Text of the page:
Quantum Computing Concerns Put to Rest by XTRABYTES

Imagine: It’s 2020 and a leading Chinese tech company has just created a quantum computer that can break the current Bitcoin encryption standard. Despite promises by the company to safeguard this technology, a rogue employee uses it to open the wallets of several large bitcoin investors. Millions are stolen and as word leaks, the market crashes. Before Bitcoin is able to update its encryption standard, investor confidence in cryptocurrency has been shattered.  This is the threat that quantum computing presents.

The above scenario is not that far-fetched. Indeed, at the speed at which quantum qubit capacity is increasing (qubit is a unit of quantum information), its merely a matter of time before quantum computing poses just such a risk. In order to break Bitcoin’s current encryption algorithm (SHA-256), quantum computing will require 1600 qubits capacity. Although Google’s quantum computing efforts are being staged at a mere 50 qubit, that level has increased exponentially within the past year.

Quantum Computing: A Systemic Risk

For security purposes, Bitcoin owners are currently able to generate both a private and a public key. Although private keys are used to generate public keys, it’s fairly difficult to calculate that private key based upon how the public key was generated. Yet quantum computers have that capacity to do just that. And as quantum computing power grows, its ability to wreck havoc on cryptocurrency will expand as well. 

By allowing private keys to be revealed, quantum computing leaves open the possibility of theft.   The only silver-lining here is that the theft is perhaps limited to a few individual accounts. A quicker way to bypass private key security is to break the digital signature technique used to verify private key ownership.

This digital signature technique (properly known as an elliptic curve signature) is expected to be at risk from quantum computing by 2027. Breaking this safeguard would ultimately be more systematic and destructive to cryptocurrency in general then the theft of a few individual accounts. After all, these digital signatures guarantee that the Bitcoin owner actually possesses the private key and can spend Bitcoin.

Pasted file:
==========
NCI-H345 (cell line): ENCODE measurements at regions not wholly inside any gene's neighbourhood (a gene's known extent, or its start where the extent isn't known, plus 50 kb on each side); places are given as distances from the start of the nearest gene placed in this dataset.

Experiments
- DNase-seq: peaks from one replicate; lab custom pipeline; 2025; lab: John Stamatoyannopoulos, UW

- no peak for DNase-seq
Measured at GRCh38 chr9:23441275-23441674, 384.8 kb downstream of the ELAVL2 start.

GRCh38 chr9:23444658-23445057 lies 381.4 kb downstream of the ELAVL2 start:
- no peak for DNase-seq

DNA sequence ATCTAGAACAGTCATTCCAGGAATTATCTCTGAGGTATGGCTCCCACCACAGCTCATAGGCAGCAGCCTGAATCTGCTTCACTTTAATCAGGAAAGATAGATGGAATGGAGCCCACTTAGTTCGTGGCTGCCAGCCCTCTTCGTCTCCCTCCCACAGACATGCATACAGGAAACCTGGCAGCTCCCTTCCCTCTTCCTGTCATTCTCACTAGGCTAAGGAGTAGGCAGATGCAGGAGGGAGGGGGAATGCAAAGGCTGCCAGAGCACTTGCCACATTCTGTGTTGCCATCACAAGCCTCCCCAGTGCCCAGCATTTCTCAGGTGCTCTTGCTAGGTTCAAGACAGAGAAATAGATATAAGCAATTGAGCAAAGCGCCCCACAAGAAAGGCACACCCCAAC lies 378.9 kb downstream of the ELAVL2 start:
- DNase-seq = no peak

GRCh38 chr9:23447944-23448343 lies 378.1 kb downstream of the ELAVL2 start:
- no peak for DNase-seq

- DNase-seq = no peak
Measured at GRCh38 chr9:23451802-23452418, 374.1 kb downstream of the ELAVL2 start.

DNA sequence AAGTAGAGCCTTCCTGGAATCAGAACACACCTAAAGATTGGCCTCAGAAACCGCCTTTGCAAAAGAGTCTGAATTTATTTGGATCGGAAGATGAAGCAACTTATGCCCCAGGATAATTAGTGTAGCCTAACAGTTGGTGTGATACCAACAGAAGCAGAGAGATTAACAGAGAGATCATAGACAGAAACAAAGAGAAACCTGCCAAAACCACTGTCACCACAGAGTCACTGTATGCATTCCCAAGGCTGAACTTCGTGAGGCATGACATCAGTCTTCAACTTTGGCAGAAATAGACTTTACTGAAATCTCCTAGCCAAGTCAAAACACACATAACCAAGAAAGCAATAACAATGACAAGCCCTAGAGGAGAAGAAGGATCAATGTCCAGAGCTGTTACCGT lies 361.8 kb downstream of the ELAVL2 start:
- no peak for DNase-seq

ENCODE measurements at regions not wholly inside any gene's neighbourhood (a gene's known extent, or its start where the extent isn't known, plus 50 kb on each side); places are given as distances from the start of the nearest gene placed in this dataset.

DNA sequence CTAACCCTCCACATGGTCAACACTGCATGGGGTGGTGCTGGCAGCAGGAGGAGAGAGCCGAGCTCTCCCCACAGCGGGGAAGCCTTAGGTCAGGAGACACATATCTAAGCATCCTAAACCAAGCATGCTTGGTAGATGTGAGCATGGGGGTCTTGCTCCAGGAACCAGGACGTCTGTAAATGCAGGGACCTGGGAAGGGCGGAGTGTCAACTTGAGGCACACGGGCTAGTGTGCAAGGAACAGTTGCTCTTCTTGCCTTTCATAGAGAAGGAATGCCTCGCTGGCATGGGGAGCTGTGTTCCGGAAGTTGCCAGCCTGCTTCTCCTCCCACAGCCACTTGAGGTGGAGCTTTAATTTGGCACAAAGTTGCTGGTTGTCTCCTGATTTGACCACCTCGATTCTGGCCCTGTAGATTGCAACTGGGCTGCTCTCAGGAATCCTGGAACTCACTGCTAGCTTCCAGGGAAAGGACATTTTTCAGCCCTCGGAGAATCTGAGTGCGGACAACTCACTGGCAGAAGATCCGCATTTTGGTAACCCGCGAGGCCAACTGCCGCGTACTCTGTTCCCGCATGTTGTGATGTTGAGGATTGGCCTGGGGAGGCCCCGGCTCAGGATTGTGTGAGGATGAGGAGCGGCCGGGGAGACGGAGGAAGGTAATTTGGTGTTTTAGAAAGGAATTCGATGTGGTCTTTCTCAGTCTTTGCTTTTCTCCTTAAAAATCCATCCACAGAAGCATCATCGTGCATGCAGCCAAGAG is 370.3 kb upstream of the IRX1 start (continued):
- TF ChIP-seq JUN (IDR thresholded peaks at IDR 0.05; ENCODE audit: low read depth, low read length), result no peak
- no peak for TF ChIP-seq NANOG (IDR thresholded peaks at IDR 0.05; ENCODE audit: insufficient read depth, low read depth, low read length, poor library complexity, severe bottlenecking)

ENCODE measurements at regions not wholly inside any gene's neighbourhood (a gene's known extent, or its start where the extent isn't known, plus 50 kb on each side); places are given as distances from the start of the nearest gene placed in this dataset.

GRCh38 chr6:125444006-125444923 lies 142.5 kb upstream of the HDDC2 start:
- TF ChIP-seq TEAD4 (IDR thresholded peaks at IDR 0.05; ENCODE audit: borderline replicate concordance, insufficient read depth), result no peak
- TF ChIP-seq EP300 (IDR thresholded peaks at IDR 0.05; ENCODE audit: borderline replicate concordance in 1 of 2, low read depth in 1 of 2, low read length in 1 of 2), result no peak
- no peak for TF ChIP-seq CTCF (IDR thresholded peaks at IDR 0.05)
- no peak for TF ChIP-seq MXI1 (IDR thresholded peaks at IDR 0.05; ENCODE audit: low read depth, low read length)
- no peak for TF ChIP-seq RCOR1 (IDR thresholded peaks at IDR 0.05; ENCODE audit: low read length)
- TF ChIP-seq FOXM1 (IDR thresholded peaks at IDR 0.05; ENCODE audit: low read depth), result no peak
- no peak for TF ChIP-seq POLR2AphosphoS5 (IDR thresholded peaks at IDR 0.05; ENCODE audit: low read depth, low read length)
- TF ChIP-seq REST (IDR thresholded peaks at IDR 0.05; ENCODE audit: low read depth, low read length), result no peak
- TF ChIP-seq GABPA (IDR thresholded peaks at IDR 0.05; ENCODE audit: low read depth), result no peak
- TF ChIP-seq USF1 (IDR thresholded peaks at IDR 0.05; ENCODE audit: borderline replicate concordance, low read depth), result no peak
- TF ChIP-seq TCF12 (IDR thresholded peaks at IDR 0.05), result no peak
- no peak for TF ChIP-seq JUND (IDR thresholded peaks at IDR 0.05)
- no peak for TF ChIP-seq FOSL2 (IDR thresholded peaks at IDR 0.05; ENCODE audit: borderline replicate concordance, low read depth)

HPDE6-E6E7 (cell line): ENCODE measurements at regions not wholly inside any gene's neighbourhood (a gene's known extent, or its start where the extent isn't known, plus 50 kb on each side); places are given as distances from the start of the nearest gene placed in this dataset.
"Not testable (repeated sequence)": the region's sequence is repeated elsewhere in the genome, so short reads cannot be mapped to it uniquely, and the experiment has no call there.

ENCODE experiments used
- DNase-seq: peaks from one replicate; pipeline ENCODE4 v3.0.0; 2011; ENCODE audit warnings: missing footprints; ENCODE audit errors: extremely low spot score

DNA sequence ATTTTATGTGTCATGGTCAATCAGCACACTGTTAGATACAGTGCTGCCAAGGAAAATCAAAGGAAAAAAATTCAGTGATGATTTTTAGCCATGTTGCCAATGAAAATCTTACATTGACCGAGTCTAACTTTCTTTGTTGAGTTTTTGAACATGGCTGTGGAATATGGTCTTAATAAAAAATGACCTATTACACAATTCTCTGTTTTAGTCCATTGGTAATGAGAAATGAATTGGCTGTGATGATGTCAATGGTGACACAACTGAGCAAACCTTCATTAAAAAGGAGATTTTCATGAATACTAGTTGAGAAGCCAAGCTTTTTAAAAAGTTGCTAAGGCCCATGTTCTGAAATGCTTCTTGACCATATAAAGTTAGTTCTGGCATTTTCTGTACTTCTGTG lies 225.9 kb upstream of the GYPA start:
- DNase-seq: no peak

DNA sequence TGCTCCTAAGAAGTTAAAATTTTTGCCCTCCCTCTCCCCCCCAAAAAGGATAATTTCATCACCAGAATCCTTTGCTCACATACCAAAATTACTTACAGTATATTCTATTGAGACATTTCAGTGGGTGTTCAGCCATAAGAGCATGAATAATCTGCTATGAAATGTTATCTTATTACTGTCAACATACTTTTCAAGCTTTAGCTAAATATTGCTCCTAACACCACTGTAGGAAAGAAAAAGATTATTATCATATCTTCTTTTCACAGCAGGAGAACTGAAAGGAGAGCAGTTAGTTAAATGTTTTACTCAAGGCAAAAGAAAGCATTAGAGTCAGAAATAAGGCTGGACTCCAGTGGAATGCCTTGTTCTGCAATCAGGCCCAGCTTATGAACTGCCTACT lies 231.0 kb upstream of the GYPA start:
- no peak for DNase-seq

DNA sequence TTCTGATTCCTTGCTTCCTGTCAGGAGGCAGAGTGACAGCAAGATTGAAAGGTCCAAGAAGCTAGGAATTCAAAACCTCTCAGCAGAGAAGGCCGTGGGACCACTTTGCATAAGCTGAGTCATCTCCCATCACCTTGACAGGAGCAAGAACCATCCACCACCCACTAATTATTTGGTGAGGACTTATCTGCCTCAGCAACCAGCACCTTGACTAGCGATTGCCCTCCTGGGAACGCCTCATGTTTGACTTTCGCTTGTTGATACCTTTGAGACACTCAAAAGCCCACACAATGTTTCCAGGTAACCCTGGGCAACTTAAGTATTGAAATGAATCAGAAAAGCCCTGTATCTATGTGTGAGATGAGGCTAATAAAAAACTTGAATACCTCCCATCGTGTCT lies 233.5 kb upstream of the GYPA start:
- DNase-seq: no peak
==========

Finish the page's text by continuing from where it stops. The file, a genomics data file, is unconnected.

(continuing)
What can be done to safeguard the blockchain from such attacks?

Adaptability and Trust As A Security Safeguard

“Quantum Resistant” technology does indeed exist. For instance, XTRABYTES currently uses a very secure hash algorithm standard (SHA-512) to safeguard its Zolt algorithm from quantum computing hackers. More Importantly, XTRABYTES has the ability to easily upgrade its security protocols as quantum computing advances, That is, the code with which XTRABYTES is built upon is easily changeable. With encryption technology, security is often simply a matter of staying ahead of the curve.

Because blockchain security is partially dependent upon the length of cryptographic keys, creating longer keys as a safeguard is always a temptation. Unfortunately, longer cryptographic keys require additional time for encoding and decoding encryptions. Given that XTRABYTES is currently testing at 10,000 transactions per second, it might have greater luxury than most with regard to encryption time. Nonetheless, other variables such as time-stamping and encryption methods must be factored in as well. 

With its Proof-of-Signature requirement, XTRABYTES creates an additional security layer as well. Using Proof-of-Signature, transactions only proceed if XTRABYTES’ STATIC nodes sign off on them. Because it’s impossible for anyone to know the entire private key used by several thousand STATIC nodes. hackers cannot fraudulently create a signature-verified block. And should a malicious node attempt to compromise the chain, it will be blacklisted automatically.

Well, what about breaking into the STATIC node owner’s wallets? STATIC node owners locate one of their two wallets on their PC. Since this wallet has no coins in it, hacker have no incentive to hack it. This is the advantage XTRABYTES has with locking its digital coins in cold storage.

For XTRABYTES, security concerns are paramount. Their development team is presently conducting a hackathon contest to test drive its XFUEL.

Would you like to know more?

We don’t just publish articles, XTRABYTES is a whole new blockchain platform that allows DApps to be programmed in any language, utilizing a new consensus algorithm called Proof of Signature. In doing so, XTRABYTES presents a next – generation blockchain solution capable of providing a diverse set of capabilities to the general public.

You can learn more on our website, where you can also help to spread the word through our bounty program and get rewarded in XFUEL, or join our community and hop into the discussion right now!

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About John Potter

Copy Manager for XTRABYTES' Marketing Department since October 2017 (and XBY hodler since June 2017). John's earned degrees include an MBA, MA , and MLIS. Connect with him on Twitter or LinkedIn via [email protected]